There is no doubt that the way disability is regarded in Britain has changed for the better. People with disabilities now enjoy legal protections that 25 years ago were absent. Yet for all the progress, there remains a glaring omission: a shameful contradiction in the legal framework that gives life to disability equality. Since 1990, we have differentiated between those diagnosed with disabilities and their non-disabled contemporaries by allowing people with disabilities to be aborted right up to birth, whereas there is a time limit of 24 weeks for the non-disabled.
You might think we would have addressed this by now, given the increasingly positive shared view of disability. Most people rightly recognise that those with disabilities have as much to contribute as those without them. Yet fast-forward a decade from the Equality Act 2010 and the time-limit for abortion remains unchanged. While this different treatment is itself discriminatory, under the Abortion Act 1967 such ‘disabilities’ have been taken to include cleft lip, cleft palate and club foot; conditions that are treatable after birth. Between 2006 and 2010, 157 babies were aborted for cleft lip and palate in England and Wales, and 205 were aborted for club foot, according to Eurocrat data.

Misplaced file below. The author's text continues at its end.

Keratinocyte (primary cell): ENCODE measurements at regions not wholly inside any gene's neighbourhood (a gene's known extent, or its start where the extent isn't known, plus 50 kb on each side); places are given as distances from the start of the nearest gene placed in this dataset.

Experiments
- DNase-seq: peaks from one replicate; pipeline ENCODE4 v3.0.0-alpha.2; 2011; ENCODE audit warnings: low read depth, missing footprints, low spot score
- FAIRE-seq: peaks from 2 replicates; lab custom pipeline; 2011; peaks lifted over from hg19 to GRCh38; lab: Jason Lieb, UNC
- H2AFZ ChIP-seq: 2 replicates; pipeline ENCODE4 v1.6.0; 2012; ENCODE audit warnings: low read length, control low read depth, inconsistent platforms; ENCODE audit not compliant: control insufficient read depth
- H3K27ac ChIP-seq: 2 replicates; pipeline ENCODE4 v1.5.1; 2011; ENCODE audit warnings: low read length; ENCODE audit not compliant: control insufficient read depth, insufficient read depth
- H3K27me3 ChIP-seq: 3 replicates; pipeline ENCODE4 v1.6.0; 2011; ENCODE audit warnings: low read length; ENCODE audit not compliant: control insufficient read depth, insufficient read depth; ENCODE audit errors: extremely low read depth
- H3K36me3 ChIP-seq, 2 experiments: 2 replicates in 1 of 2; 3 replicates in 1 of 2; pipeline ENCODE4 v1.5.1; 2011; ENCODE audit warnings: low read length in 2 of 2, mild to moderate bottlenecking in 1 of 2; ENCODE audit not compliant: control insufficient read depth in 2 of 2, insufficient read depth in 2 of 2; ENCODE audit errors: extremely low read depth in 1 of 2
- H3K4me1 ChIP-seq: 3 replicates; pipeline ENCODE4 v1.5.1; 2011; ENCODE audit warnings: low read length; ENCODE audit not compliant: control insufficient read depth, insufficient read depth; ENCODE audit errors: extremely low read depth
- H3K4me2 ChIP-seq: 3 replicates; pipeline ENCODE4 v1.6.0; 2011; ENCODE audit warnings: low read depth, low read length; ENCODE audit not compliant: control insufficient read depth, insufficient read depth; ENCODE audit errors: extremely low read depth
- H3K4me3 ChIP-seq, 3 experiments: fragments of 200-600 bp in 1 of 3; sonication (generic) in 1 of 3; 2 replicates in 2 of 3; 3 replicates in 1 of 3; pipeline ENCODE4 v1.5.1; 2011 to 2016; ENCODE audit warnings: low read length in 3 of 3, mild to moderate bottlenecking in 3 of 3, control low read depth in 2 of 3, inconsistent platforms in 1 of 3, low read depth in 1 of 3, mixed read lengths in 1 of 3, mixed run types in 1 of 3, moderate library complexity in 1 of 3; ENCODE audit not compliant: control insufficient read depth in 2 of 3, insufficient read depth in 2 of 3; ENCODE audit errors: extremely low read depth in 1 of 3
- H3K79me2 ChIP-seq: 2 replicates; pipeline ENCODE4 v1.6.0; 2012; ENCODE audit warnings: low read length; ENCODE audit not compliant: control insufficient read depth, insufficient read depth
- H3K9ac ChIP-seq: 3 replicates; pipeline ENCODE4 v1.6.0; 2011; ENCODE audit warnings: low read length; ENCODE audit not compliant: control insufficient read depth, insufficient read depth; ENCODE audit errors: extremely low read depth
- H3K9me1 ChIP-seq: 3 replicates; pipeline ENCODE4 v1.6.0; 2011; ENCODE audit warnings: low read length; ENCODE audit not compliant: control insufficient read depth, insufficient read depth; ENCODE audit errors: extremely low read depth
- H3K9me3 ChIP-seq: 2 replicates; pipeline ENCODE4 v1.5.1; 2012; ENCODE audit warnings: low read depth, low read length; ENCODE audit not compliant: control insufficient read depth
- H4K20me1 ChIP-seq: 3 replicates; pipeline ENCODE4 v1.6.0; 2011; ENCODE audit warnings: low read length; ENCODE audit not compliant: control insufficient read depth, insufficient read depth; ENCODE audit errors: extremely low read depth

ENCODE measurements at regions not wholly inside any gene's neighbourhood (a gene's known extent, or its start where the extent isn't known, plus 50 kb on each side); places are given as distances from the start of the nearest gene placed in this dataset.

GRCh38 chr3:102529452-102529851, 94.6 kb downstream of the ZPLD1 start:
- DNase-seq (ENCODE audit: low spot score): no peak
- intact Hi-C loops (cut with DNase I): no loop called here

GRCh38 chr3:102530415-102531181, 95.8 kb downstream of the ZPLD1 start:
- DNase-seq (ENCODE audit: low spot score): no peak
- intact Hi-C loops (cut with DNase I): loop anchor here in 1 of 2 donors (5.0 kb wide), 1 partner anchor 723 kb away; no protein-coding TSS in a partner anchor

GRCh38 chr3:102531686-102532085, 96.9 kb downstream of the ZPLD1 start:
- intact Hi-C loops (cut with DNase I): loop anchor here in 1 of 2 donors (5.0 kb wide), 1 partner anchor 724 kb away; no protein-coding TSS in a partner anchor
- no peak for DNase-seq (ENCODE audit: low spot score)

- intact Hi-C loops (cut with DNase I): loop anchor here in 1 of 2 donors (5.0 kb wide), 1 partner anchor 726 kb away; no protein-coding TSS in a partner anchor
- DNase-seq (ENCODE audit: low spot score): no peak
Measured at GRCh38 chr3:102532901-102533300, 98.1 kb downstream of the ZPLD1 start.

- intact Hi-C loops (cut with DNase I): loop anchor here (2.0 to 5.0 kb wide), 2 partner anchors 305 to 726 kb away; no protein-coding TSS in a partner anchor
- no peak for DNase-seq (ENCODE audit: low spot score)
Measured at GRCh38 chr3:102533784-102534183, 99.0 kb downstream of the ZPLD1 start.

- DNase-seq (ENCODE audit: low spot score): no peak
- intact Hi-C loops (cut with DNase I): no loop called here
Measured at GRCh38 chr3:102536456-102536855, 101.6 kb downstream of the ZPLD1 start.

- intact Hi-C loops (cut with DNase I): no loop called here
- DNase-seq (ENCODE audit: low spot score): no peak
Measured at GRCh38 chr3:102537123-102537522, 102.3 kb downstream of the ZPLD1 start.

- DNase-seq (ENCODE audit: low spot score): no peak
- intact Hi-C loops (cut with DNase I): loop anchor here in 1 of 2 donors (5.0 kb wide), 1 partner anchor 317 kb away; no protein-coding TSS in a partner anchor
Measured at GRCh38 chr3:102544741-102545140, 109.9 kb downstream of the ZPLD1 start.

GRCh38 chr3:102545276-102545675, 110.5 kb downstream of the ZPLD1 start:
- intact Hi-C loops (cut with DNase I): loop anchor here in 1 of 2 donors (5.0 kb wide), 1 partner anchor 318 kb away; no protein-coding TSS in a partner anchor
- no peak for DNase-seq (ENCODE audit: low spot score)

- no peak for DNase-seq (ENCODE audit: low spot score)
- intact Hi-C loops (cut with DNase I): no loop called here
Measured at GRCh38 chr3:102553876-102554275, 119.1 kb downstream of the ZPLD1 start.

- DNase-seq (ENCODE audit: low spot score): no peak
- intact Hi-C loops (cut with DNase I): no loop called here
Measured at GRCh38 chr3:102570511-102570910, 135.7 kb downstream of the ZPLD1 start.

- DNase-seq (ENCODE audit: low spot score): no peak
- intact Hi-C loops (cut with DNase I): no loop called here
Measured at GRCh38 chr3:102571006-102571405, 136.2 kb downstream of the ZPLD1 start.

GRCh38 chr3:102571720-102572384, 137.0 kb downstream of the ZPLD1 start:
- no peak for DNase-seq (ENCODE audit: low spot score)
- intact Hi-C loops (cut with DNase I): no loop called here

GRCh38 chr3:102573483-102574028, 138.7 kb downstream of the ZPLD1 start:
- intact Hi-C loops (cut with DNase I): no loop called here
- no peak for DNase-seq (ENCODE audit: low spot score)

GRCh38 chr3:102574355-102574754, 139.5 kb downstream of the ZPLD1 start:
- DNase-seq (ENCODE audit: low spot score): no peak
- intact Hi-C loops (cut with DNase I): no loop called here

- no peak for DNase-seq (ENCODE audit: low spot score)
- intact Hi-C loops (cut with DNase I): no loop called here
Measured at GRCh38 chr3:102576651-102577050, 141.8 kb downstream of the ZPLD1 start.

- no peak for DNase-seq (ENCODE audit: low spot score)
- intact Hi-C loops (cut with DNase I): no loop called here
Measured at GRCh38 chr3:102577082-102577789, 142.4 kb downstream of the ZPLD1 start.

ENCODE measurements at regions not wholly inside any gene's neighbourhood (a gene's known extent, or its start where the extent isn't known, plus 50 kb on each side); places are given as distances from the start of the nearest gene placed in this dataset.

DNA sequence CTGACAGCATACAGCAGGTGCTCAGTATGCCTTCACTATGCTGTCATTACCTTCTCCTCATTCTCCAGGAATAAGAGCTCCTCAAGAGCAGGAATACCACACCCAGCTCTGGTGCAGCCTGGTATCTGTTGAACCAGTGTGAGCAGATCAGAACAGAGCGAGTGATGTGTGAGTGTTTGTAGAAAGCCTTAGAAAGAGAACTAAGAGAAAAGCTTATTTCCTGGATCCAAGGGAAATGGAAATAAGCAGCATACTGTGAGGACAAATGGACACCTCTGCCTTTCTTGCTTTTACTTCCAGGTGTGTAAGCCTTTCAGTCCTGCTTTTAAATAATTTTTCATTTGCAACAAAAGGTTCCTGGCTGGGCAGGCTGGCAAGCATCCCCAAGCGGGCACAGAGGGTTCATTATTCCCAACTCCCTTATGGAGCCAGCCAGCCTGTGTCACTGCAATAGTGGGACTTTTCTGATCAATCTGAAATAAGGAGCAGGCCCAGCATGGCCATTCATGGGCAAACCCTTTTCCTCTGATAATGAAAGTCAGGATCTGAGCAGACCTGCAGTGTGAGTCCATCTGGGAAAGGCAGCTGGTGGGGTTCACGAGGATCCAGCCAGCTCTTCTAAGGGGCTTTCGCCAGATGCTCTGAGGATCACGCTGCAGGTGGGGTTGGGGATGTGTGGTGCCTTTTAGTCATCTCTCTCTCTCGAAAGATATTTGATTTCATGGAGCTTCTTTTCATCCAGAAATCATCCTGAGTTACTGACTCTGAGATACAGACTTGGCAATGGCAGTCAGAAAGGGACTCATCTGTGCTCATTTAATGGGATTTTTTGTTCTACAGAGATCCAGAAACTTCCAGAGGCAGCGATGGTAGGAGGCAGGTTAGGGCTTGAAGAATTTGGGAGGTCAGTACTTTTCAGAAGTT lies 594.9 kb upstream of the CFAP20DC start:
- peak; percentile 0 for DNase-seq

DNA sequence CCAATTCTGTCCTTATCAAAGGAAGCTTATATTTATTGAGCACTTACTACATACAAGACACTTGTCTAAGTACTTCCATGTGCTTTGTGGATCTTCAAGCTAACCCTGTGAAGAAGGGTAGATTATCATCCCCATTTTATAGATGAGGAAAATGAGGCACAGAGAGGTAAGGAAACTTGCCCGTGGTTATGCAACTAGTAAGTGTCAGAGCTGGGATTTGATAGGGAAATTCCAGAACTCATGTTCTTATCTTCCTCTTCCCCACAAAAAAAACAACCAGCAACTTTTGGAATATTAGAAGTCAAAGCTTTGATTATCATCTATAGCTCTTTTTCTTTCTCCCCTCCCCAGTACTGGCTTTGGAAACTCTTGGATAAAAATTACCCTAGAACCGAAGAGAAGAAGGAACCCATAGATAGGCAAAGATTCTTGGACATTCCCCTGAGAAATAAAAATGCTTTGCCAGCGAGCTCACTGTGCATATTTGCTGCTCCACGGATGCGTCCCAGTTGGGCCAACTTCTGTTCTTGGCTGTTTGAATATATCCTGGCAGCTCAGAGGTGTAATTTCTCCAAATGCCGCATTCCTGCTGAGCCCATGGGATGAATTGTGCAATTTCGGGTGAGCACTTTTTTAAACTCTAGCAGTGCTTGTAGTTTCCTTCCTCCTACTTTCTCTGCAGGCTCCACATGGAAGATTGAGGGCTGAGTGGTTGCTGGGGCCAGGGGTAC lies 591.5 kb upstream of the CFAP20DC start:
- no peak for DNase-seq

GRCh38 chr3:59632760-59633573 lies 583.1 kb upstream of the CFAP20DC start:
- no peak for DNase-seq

What’s more, the situation is now arguably worse than it was a decade ago. Why? Because the government has taken remarkable steps to impose disability-selective abortion – up to birth – in Northern Ireland, following the three-year absence of a working assembly at Stormont. The framework proposed by Westminster far exceeds the legal requirement to implement abortion on the limited grounds of a threat posed to the mother’s physical and mental health, rape, incest, or – in the case of the unborn baby – having a life-limiting disability, meaning they would die either in utero or almost immediately after birth.